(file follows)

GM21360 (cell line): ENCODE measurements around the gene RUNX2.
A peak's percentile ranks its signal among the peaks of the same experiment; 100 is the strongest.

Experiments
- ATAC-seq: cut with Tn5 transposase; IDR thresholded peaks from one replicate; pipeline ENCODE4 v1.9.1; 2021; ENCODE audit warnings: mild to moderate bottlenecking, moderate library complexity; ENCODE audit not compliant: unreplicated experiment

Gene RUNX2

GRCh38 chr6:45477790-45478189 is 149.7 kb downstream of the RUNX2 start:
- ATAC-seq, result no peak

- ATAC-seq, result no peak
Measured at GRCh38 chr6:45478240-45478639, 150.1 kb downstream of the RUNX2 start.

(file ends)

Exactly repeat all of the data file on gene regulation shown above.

GM21360 (cell line): ENCODE measurements around the gene RUNX2.
A peak's percentile ranks its signal among the peaks of the same experiment; 100 is the strongest.

Experiments
- ATAC-seq: cut with Tn5 transposase; IDR thresholded peaks from one replicate; pipeline ENCODE4 v1.9.1; 2021; ENCODE audit warnings: mild to moderate bottlenecking, moderate library complexity; ENCODE audit not compliant: unreplicated experiment

Gene RUNX2

GRCh38 chr6:45477790-45478189 is 149.7 kb downstream of the RUNX2 start:
- ATAC-seq, result no peak

- ATAC-seq, result no peak
Measured at GRCh38 chr6:45478240-45478639, 150.1 kb downstream of the RUNX2 start.